2. be located on storage media with appropriate security and protection protocols and be as secure as its source system
  3. reflect the data classification level that was assigned by the Data Custodian in the Enterprise Application

(31) Data Custodians must ensure that data is suitable for consumption, made available for reporting and analysis and can be used in combination with other data.

(32) New data that is derived in Share Enterprise Data stores must consider the originating data source and will be classified in consultation with the Data Custodian where appropriate.

(33) Users are responsible for ensuring the protection of data in Shared Enterprise Data stores and must ensure good data security practices including:

  1. protecting dashboards, reports or raw data from unauthorised access, irrespective of the device or location;
  2. generating reports and outputs that comply with privacy principles;
  3. only distributing reports, analysis and data to authorised recipients;
  4. maintaining the data classification and protection levels in reports and outputs generated throughout the data lifecycle; and
  5. reporting any detected or suspected data security events or weaknesses to the relevant Data Steward.

(34) Data Custodians and/or Data Stewards are responsible for ensuring data classification levels are maintained and periodically auditing compliance with the data classification levels used in reports and analytics.

Data Security Events or Weaknesses

(35) Users of information systems or services must report any detected or suspected security events or weaknesses to the relevant Data Steward as soon as possible.

(36) Where a data security event (actual, potential or suspected) involves personal information, the user and/or Data Steward must notify the University’s Privacy Officer on (03) 9479 1839 or privacy@latrobe.edu.au as soon as possible, or in any event 24 hours of discovery as per the University’s Data Breach Response Plan.

(37) Major data security events and/or breaches will be managed in accordance with the University’s Critical Incident Management Policy.

Data Storage

(38) Institutional data must be stored on appropriate storage media as outlined in the Data Storage Classification Matrix.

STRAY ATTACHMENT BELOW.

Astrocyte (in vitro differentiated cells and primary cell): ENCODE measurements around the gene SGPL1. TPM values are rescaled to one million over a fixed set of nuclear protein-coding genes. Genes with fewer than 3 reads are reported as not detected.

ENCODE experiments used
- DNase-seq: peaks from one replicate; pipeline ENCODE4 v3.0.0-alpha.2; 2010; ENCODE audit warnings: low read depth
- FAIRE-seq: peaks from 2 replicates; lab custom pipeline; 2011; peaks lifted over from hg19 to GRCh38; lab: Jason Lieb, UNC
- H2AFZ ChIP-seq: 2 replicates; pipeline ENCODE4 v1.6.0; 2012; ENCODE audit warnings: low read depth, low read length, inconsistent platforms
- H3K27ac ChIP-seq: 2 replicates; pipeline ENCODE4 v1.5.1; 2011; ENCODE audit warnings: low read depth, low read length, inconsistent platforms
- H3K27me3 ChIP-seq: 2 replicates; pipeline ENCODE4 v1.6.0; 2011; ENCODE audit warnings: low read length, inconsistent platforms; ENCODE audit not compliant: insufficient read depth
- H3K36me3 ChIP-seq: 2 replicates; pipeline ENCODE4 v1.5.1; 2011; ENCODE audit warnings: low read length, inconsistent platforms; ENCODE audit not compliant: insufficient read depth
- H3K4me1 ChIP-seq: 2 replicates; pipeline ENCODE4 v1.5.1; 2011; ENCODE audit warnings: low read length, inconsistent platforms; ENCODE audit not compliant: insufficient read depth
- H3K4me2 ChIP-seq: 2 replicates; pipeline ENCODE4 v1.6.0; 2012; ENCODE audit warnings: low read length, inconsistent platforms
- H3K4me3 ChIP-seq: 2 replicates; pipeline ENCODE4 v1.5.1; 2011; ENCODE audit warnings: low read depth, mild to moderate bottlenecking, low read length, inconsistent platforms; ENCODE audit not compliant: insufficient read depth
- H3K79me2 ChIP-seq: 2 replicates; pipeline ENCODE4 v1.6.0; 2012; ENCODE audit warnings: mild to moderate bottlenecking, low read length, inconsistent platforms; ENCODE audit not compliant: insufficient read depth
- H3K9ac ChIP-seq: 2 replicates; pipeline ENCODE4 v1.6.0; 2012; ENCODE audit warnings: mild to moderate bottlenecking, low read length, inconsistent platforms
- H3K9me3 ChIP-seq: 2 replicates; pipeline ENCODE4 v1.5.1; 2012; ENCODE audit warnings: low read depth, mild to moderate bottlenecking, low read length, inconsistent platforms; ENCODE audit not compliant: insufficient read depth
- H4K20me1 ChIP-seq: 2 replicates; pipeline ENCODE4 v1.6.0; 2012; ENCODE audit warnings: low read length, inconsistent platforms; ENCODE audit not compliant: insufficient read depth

(39) A data storage environment must ensure that:

  1. Digital institutional data is backed-up at appropriate and scheduled intervals
  2. Appropriate authentication and authorisation is implemented
  3. Threat management software, that is supported by Information Services is applied
  4. The secure transfer of data is maintained
  5. Appropriate data sovereignty is maintained
  6. Data is stored in accordance with the Records Management Policy

(40) The Data Custodian is responsible for defining the ‘useful life’ of data within their Business Domain which will be driven by business practice and usefulness. The ‘useful life’ of data may differ between Enterprise Applications and Shared Enterprise Data stores.

(41) The ‘useful life’ may be different to the retention period prescribed by the Public Records Act 1973; therefore the ‘useful life’ will not override the prescribed minimum retention period.

(42) The retention, archiving, disposal or transfer of institutional data must be performed in accordance with the Records Management Policy and in consultation with the Data Custodian.

Part C - Data Quality

(43) Data Quality is defined as the fitness of data to serve its purpose in a given context.

(44) The University uses a Data Quality Assessment Framework to measure and monitor Data Quality.

(45) Data Quality includes Institutional data being compliant with applicable laws, regulation and standards, both internal and external.

(46) The Data Custodian is responsible for the overall quality of data within their Business Domain.

(47) Users are responsible for notifying any data quality issues identified within Enterprise Applications or Shared Enterprise Data Stores through to Data Stewards.

(48) The Data Governance team, in partnership with Data Custodians and Data Stewards, is responsible for coordinating remediation activities to improve overall data quality.